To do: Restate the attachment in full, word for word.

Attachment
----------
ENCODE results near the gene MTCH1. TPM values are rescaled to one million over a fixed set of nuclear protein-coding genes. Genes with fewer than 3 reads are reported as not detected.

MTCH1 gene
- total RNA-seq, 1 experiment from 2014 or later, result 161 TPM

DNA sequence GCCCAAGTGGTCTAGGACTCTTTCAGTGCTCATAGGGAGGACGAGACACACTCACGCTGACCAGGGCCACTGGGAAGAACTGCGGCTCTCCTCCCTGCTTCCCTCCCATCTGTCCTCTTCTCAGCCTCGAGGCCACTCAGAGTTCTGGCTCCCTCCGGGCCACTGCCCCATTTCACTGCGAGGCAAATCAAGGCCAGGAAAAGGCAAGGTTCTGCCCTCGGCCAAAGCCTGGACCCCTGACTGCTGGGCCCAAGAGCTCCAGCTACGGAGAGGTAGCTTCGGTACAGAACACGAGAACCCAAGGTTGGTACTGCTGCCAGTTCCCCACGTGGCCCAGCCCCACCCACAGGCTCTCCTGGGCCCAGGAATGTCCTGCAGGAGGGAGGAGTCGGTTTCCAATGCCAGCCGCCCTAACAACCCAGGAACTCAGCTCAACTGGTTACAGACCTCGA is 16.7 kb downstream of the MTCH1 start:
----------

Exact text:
ENCODE results near the gene MTCH1. TPM values are rescaled to one million over a fixed set of nuclear protein-coding genes. Genes with fewer than 3 reads are reported as not detected.

MTCH1 gene
- total RNA-seq, 1 experiment from 2014 or later, result 161 TPM

DNA sequence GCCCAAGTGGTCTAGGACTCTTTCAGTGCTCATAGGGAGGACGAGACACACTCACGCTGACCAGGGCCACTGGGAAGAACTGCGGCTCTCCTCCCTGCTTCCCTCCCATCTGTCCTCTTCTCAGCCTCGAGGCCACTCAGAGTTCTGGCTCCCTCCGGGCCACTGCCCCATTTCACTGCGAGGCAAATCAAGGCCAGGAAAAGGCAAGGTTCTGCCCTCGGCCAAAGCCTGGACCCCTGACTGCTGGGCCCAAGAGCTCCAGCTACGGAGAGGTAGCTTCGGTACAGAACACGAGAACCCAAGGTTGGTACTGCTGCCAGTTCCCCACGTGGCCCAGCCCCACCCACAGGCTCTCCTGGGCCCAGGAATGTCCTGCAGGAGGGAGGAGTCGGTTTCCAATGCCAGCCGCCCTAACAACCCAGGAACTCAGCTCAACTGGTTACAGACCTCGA is 16.7 kb downstream of the MTCH1 start: